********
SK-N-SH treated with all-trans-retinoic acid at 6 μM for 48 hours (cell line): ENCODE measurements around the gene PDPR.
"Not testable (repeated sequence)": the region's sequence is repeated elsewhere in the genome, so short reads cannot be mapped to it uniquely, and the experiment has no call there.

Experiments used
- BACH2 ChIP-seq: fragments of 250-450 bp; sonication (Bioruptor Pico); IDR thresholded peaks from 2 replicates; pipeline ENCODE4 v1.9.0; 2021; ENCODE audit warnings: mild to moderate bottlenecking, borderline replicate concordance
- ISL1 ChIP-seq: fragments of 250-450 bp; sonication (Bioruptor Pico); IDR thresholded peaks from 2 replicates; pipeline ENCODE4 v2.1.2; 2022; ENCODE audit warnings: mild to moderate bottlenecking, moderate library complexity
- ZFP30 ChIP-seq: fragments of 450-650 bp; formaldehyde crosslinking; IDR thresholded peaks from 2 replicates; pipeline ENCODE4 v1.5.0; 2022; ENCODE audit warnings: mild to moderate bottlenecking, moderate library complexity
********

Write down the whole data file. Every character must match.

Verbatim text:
SK-N-SH treated with all-trans-retinoic acid at 6 μM for 48 hours (cell line): ENCODE measurements around the gene PDPR.
"Not testable (repeated sequence)": the region's sequence is repeated elsewhere in the genome, so short reads cannot be mapped to it uniquely, and the experiment has no call there.

Experiments used
- BACH2 ChIP-seq: fragments of 250-450 bp; sonication (Bioruptor Pico); IDR thresholded peaks from 2 replicates; pipeline ENCODE4 v1.9.0; 2021; ENCODE audit warnings: mild to moderate bottlenecking, borderline replicate concordance
- ISL1 ChIP-seq: fragments of 250-450 bp; sonication (Bioruptor Pico); IDR thresholded peaks from 2 replicates; pipeline ENCODE4 v2.1.2; 2022; ENCODE audit warnings: mild to moderate bottlenecking, moderate library complexity
- ZFP30 ChIP-seq: fragments of 450-650 bp; formaldehyde crosslinking; IDR thresholded peaks from 2 replicates; pipeline ENCODE4 v1.5.0; 2022; ENCODE audit warnings: mild to moderate bottlenecking, moderate library complexity